I understand about over practicing and I know that there is a fine line between doing enough to get tired and doing too much and I’m sure there are days that I do too much. I am only questioning working with BE because that is the only significant change I have made to my practice routine in a long time.  Of course new horn, new mouthpiece, plus BE all in the same time frame was more likely the impetus to the meltdown. Kind of like the perfect storm.

My immediate problem was to fix what was wrong. I backed off BE and went back to my basic warm-up – low long tones, slurs, arpeggios, scales. Although I didn’t have another meltdown day I certainly wasn’t playing as well as I had been a few weeks before and I was very frustrated.

I decided to take a lesson with Scott Bacon (Siegfried’s Call), the fellow I bought my Hoyer from. When I bought my horn he spent a considerable amount of time on revamping the beginning of my warm-up – the first horn to face time of the day – and I felt very comfortable turning to him for help. (This is not to say that my teacher I see every week wasn’t helping. I was looking for a fresh opinion.)

My first comment as I walked in the door was “My embouchure is shot.” I played a bit for him and he said, “No it’s not.” He did acknowledge that I was having some significant problems since I couldn’t produce a note below the G below middle C. We worked on re-establishing my low range and after about half an hour it was getting better. My marching orders when I left were to spend at least fifteen minutes doing only low range work followed by slurs from low C. He gave me a lot more to work on which I will get to in another post. The really good news is that it took less than a week for me to make significant improvements. At the moment, BE is off the table. This doesn’t mean I won’t try it again sometime in the future.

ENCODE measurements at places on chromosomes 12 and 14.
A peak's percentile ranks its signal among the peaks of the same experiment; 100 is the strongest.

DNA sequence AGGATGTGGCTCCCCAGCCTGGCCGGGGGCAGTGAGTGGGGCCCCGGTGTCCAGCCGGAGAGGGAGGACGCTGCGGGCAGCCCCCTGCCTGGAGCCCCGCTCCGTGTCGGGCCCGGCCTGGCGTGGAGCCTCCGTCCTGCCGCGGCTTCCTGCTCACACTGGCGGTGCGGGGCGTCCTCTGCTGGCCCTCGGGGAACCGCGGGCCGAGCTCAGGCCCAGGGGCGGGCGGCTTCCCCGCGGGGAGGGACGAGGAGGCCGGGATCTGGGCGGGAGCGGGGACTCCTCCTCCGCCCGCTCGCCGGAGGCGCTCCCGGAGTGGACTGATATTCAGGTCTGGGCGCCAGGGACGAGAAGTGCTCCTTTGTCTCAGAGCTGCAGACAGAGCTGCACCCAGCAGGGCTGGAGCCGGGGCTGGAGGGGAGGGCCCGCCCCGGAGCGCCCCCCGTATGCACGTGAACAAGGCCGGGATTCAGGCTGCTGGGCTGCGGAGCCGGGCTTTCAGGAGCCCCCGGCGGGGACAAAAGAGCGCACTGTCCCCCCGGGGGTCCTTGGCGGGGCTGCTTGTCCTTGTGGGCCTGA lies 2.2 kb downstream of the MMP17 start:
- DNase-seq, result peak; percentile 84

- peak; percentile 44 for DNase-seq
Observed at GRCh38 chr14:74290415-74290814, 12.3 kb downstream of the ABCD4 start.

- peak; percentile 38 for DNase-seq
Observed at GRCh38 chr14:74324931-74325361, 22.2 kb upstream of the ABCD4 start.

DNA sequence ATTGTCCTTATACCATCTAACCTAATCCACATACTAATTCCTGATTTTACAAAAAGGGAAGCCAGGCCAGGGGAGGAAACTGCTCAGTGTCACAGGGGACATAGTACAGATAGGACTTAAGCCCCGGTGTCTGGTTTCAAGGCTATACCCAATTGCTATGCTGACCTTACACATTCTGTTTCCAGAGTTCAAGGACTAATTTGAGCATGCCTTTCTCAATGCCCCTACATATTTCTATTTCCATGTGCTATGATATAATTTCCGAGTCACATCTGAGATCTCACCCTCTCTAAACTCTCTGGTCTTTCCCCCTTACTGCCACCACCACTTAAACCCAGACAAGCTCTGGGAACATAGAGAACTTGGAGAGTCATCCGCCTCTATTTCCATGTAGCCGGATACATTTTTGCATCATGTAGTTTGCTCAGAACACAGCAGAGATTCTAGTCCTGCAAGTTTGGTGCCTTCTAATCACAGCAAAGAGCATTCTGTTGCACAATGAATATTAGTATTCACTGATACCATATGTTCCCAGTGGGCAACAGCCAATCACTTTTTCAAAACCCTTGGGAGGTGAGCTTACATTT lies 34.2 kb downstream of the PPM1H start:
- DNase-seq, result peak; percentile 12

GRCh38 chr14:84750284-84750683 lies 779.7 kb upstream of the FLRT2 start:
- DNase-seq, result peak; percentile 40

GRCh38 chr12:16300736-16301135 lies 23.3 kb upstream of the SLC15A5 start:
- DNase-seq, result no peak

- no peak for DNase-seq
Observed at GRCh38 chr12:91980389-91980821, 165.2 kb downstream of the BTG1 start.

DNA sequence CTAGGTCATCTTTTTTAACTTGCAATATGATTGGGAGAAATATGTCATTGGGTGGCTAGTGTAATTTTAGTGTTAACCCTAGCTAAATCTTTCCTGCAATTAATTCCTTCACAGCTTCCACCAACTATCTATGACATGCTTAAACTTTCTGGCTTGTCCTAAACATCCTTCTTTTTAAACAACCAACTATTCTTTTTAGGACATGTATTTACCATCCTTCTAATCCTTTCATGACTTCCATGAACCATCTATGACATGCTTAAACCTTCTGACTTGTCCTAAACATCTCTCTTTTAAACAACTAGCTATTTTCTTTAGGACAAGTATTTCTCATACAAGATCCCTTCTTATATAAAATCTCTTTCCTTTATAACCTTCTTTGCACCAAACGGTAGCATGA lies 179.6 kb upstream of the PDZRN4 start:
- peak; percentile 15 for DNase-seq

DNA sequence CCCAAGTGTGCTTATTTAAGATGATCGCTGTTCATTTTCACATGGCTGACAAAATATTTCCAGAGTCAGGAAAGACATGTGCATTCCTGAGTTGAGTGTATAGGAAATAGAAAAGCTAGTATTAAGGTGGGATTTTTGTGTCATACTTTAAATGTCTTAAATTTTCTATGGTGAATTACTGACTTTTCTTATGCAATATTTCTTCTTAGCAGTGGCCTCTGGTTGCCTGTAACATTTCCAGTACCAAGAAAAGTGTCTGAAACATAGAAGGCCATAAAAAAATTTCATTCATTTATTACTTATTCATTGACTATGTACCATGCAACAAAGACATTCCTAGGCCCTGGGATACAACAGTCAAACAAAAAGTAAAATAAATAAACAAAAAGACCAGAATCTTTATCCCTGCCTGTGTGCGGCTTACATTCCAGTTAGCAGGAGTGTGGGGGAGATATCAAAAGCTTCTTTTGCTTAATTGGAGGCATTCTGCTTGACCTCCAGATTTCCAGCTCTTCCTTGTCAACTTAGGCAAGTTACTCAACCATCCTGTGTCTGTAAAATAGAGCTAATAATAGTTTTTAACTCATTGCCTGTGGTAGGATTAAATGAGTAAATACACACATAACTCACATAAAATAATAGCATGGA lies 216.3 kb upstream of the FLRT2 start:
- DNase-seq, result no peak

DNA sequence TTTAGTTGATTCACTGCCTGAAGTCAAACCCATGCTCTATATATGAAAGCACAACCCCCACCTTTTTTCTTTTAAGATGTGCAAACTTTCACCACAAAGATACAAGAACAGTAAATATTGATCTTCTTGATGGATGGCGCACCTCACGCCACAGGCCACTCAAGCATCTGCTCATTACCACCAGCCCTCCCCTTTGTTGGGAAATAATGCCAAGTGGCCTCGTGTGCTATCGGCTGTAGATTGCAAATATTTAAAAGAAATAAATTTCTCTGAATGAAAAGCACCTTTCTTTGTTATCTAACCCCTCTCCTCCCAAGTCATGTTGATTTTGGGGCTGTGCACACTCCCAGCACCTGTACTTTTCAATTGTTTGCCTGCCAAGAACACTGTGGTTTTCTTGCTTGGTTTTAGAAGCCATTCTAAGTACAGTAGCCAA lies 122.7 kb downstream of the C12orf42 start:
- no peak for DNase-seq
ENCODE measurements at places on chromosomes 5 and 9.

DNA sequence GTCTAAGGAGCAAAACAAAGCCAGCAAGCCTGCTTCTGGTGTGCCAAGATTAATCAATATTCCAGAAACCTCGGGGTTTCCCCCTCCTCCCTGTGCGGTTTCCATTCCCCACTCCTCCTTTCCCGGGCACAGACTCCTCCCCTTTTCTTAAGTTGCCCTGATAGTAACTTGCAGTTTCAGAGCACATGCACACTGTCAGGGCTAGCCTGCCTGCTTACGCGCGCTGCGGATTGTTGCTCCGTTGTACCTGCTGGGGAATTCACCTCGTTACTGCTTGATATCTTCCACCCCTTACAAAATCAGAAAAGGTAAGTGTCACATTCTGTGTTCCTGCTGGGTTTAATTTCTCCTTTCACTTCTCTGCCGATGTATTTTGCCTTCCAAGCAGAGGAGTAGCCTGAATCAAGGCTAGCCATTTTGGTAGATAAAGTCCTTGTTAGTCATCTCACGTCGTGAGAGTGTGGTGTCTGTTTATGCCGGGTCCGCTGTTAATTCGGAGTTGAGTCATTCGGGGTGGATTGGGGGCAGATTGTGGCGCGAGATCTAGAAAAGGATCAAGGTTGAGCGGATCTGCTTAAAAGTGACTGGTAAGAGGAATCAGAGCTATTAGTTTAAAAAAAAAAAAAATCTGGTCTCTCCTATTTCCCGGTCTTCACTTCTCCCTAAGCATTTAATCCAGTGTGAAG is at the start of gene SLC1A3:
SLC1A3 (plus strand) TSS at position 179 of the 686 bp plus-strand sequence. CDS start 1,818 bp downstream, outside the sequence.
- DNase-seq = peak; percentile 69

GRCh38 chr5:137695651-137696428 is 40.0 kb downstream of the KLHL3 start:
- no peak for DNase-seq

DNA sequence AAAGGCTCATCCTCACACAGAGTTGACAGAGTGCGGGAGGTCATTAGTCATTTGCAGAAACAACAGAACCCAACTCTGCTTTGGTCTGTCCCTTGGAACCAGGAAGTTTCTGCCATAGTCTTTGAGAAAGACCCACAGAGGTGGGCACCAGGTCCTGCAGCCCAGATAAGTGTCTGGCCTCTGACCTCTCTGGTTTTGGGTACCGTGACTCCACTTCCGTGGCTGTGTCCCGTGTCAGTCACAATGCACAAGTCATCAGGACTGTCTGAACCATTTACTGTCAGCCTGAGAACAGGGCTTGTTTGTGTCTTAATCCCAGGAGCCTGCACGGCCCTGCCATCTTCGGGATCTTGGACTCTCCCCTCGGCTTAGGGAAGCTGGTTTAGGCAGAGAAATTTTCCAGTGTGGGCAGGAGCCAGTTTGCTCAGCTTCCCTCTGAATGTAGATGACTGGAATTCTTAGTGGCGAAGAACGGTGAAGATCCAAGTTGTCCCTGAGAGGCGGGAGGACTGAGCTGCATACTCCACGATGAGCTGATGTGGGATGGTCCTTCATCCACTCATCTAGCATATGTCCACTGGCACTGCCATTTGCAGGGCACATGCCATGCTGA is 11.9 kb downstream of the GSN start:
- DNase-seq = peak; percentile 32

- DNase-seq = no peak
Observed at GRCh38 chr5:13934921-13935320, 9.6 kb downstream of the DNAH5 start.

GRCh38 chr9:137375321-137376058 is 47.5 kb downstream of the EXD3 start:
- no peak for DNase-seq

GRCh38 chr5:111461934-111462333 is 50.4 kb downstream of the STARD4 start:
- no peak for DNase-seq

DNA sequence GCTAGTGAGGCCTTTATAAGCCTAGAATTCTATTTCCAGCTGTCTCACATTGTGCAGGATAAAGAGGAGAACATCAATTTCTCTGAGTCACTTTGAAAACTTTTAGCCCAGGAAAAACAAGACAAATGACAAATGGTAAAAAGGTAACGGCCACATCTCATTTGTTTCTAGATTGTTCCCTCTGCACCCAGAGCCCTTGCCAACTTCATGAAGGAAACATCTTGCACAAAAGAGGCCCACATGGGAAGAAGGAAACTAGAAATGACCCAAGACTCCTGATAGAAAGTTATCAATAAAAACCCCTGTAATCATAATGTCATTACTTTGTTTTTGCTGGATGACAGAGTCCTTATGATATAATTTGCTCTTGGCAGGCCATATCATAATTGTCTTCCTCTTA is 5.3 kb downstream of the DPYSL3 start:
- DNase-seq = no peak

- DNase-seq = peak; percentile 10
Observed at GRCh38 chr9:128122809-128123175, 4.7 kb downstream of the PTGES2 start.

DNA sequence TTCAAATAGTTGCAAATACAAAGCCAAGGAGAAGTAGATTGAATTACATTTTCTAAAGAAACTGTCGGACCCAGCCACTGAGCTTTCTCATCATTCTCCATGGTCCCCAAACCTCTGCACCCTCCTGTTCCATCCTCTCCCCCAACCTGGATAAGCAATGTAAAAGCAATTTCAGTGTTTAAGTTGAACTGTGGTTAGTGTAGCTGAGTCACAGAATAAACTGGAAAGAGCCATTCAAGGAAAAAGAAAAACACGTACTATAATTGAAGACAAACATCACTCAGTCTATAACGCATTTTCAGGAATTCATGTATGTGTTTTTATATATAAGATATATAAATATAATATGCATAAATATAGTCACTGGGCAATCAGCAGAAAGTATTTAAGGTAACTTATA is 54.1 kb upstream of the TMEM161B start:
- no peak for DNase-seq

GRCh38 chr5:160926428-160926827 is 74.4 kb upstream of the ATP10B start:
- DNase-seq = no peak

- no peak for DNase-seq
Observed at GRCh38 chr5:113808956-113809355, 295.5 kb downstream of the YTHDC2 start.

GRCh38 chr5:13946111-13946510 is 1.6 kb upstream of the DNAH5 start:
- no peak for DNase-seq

All this meltdown stuff occured back in January. Today the best way to describe my progress is to relate what my regular teacher has said to me over the past few months. I started working on Mozart 3 in December 2008. She said, “I played this in 7th grade.” Translation – I play like a 7th grader. Hmm. Sometime in February she was talking about one of her other students in 10th grade. She said, “You and she are at about the same level.” Well you know what the translation is. Last week we were working on Strauss 1 and she said I was playing like a good college student! YES!

YouTube Symphony –>

Bits and pieces

Some non connected things I have learned:

Screwbells – If you are a klutz like me don’t get one. Just kidding, well only partially kidding. My Yamaha is a fixed bell horn so this screwing on the bell thing is new to me.  My bell from my new Hoyer has recently spent too many seconds flying through the air. I was trying to insert into the bell sleeve in my Marcus Bonna case. Fortunately I caught it but there is now a thumb and finger squeeze type dent in the bell and a ding in the body of the horn where the bell hit the horn. I also find aligning the body of the horn to the bell difficult. The horn is heavy and if I don’t get both sides lined up quickly I have to put the horn down, rest for a second, and try again.  However, If you are going to travel with your horn, a screw bell is almost mandatory.